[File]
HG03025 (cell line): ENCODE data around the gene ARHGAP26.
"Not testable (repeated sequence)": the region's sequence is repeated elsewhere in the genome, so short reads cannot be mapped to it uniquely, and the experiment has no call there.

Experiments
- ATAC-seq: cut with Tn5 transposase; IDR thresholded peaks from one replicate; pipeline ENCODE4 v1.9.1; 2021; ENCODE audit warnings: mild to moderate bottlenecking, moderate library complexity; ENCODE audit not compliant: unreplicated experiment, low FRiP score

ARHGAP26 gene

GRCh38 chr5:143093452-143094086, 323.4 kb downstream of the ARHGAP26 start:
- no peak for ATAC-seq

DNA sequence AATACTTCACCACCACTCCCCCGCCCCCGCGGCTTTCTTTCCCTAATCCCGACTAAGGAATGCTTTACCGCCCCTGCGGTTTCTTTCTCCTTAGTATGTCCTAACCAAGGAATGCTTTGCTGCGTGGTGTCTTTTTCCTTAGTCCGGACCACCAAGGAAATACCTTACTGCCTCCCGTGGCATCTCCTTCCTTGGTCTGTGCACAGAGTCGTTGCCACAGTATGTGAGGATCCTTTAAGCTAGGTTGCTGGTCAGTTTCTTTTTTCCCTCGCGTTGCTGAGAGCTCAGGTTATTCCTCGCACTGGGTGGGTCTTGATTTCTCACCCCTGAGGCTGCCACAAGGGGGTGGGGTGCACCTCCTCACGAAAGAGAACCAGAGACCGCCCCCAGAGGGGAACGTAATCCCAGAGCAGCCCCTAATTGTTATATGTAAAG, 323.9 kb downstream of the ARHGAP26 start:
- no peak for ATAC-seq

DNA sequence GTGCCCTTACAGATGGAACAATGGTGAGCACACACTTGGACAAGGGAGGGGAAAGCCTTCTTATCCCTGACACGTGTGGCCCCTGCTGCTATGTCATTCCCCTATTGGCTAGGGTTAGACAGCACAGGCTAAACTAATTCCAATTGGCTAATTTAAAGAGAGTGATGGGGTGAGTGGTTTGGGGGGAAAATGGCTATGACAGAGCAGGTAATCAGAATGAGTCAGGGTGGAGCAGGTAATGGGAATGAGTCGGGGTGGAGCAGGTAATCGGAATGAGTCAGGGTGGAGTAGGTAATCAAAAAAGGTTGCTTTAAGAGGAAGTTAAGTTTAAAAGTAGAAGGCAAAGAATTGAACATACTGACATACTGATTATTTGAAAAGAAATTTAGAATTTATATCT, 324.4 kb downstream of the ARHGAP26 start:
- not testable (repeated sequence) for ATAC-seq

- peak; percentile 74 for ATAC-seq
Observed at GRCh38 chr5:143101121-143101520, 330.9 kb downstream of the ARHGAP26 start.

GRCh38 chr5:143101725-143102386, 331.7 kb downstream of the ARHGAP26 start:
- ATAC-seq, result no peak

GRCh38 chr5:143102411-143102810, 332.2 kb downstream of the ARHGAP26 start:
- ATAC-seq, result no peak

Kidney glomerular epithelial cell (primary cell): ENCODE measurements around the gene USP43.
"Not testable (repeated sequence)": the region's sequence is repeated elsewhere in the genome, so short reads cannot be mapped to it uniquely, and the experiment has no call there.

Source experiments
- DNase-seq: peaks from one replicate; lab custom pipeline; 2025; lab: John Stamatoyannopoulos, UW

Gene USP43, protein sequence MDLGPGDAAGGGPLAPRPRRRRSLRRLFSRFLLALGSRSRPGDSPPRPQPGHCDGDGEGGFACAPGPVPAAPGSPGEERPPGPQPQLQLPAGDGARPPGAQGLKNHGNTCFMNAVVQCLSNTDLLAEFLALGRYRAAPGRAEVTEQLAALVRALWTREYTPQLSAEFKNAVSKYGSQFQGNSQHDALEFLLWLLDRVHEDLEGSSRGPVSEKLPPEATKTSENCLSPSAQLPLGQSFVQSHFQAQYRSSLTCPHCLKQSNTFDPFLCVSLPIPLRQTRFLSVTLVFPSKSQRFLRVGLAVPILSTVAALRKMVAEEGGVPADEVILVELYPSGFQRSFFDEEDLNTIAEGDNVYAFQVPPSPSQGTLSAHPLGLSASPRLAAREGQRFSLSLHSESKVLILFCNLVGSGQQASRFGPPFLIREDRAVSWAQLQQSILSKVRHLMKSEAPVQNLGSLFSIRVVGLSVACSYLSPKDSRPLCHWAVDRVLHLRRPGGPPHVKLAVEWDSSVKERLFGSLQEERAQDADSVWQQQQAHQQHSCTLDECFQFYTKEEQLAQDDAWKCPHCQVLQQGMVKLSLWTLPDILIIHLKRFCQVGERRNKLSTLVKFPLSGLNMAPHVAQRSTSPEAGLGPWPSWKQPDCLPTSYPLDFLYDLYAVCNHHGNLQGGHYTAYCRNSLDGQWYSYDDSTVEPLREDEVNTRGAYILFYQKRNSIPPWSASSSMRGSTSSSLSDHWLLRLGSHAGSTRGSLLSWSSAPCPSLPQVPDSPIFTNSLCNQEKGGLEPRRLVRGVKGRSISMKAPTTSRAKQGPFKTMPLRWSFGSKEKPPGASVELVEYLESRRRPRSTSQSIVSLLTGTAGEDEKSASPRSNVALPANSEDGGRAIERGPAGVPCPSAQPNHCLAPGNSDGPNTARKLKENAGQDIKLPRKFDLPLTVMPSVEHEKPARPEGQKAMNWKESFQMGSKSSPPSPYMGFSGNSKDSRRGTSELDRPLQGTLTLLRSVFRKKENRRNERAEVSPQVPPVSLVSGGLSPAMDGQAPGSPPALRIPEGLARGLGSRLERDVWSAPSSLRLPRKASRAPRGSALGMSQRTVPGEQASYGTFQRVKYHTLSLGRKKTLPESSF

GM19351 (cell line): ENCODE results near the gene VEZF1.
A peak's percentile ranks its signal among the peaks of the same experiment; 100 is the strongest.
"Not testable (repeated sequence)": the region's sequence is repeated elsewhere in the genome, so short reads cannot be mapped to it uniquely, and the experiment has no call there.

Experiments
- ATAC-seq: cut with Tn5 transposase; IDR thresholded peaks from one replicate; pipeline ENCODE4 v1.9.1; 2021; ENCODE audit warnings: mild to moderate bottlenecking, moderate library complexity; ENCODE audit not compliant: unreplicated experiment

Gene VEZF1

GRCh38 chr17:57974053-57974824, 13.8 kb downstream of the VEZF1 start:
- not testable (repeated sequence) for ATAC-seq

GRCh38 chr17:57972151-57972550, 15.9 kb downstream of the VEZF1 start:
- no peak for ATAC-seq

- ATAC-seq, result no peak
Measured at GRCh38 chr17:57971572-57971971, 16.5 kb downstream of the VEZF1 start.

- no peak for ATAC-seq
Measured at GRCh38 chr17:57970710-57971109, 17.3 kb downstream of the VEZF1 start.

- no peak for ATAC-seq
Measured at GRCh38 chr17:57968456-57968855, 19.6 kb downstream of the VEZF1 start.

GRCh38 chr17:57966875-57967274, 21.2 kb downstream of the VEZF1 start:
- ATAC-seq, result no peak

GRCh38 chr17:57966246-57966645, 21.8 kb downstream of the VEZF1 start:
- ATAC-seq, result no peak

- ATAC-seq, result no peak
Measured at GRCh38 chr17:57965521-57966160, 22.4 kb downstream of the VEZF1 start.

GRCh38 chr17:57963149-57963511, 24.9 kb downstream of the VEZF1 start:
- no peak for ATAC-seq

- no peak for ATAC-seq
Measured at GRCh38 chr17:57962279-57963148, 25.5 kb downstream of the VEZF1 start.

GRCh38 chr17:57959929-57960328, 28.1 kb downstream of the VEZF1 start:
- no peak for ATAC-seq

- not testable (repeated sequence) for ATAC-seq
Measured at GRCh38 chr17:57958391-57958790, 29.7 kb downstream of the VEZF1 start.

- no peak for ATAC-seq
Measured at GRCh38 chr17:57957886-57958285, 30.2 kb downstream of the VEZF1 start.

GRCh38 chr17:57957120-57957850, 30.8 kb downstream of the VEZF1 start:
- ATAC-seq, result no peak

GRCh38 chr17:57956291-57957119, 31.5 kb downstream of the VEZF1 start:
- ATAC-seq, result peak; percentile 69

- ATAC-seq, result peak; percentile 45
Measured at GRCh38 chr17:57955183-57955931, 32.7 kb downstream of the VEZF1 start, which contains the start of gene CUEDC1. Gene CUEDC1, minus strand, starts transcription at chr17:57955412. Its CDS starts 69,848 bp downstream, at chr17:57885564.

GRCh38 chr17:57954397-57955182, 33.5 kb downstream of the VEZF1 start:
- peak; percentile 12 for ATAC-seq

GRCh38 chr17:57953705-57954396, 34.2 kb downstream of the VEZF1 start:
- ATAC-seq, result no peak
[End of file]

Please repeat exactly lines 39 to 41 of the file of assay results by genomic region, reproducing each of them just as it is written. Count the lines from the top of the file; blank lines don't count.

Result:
GRCh38 chr17:57966875-57967274, 21.2 kb downstream of the VEZF1 start:
- ATAC-seq, result no peak

GRCh38 chr17:57966246-57966645, 21.8 kb downstream of the VEZF1 start: